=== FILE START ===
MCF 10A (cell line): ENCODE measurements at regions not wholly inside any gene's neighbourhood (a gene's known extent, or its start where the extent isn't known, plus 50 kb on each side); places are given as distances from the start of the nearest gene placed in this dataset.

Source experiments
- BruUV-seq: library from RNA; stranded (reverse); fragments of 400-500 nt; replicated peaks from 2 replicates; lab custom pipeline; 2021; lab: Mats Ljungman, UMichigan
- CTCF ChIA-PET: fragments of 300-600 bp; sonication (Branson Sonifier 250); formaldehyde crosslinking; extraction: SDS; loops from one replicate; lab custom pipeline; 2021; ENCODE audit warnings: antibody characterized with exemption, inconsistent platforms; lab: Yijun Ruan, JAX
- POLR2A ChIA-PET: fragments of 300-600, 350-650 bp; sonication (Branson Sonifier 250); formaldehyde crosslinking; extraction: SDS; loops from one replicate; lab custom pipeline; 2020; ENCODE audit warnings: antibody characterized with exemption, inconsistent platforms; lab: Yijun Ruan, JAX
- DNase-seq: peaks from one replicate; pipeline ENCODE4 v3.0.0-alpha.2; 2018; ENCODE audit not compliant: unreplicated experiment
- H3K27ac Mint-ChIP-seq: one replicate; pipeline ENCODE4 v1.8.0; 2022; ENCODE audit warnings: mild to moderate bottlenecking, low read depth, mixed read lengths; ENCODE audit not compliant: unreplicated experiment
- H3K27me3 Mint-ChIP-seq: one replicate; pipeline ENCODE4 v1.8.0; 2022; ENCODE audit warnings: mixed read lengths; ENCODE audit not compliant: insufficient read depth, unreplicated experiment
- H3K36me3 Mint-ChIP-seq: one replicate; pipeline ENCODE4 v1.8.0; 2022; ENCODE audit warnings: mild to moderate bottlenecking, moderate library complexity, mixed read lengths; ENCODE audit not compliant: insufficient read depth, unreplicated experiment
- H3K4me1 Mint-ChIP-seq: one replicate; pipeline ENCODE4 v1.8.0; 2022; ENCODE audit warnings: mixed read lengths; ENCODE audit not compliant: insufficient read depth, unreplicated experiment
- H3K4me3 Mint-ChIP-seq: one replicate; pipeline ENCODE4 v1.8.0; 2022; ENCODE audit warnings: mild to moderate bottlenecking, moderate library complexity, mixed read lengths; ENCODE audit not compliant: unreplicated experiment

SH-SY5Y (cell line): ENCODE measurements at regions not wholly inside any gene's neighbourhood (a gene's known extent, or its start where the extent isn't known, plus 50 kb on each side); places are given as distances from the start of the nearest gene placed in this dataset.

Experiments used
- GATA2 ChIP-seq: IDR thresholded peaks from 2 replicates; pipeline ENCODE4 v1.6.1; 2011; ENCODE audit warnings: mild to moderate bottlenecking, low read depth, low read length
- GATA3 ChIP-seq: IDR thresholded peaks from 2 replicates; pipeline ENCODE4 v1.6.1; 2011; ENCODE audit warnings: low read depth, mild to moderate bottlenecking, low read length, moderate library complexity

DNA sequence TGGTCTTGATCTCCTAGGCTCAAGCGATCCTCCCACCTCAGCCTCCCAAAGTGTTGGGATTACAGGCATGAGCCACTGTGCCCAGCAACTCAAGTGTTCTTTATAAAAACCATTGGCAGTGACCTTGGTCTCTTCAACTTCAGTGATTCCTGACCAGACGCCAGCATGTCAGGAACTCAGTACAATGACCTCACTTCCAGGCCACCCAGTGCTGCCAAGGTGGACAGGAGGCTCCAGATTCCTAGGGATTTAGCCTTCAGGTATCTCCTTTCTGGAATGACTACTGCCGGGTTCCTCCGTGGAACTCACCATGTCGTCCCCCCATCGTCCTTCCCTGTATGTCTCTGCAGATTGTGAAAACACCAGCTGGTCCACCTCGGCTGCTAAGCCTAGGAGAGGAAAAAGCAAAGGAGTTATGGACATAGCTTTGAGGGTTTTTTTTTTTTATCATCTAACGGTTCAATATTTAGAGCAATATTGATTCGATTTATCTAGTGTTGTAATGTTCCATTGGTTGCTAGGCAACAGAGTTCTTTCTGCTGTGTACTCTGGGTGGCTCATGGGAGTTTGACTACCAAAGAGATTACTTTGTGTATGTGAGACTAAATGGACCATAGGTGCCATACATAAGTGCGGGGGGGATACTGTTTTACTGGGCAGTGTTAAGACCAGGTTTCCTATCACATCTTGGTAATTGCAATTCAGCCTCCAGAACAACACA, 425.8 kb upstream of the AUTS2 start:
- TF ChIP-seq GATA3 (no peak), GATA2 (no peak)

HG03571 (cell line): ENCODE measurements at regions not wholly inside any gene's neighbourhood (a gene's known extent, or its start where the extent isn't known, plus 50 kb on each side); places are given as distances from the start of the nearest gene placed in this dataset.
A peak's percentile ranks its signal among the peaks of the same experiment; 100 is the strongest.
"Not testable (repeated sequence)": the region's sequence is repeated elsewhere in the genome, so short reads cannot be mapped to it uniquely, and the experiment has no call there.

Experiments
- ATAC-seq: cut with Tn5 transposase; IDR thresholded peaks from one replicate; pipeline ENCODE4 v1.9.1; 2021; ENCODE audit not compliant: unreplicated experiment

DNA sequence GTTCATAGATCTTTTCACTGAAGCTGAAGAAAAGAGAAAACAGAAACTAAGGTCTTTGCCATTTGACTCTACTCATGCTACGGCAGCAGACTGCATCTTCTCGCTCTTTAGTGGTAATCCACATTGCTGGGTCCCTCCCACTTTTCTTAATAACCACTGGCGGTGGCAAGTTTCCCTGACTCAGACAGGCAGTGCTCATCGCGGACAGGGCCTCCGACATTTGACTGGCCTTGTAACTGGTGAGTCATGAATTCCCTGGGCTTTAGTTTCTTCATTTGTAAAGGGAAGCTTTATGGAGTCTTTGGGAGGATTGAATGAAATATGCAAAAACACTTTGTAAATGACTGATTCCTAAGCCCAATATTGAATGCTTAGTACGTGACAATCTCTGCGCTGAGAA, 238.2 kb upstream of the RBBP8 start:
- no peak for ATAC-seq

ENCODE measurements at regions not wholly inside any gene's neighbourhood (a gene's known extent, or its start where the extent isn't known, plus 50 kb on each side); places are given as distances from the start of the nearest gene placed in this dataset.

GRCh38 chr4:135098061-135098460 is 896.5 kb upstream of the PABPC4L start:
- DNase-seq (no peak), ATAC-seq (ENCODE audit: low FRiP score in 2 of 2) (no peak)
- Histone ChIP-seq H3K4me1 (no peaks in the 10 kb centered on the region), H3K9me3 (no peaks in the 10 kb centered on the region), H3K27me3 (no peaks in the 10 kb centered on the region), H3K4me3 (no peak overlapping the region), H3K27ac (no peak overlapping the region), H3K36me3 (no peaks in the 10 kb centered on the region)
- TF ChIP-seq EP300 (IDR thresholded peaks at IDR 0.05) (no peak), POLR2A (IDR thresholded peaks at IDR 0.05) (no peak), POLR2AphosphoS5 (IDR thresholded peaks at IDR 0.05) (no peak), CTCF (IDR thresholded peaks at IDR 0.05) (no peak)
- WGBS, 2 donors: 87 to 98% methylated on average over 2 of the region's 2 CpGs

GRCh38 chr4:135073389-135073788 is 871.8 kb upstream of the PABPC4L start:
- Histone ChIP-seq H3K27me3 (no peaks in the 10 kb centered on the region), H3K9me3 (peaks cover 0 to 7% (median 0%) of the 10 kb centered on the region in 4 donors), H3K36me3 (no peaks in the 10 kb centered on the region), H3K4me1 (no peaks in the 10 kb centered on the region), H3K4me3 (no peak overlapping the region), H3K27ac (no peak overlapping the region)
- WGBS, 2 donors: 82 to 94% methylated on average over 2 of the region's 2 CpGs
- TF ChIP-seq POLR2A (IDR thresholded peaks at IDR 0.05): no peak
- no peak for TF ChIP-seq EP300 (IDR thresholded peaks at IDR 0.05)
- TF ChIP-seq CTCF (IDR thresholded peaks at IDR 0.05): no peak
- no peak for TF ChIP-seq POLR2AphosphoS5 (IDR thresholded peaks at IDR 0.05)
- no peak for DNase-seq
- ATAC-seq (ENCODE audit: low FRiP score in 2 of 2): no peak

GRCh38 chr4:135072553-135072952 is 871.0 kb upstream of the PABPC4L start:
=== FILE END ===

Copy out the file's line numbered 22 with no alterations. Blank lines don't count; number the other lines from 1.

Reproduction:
- ATAC-seq: cut with Tn5 transposase; IDR thresholded peaks from one replicate; pipeline ENCODE4 v1.9.1; 2021; ENCODE audit not compliant: unreplicated experiment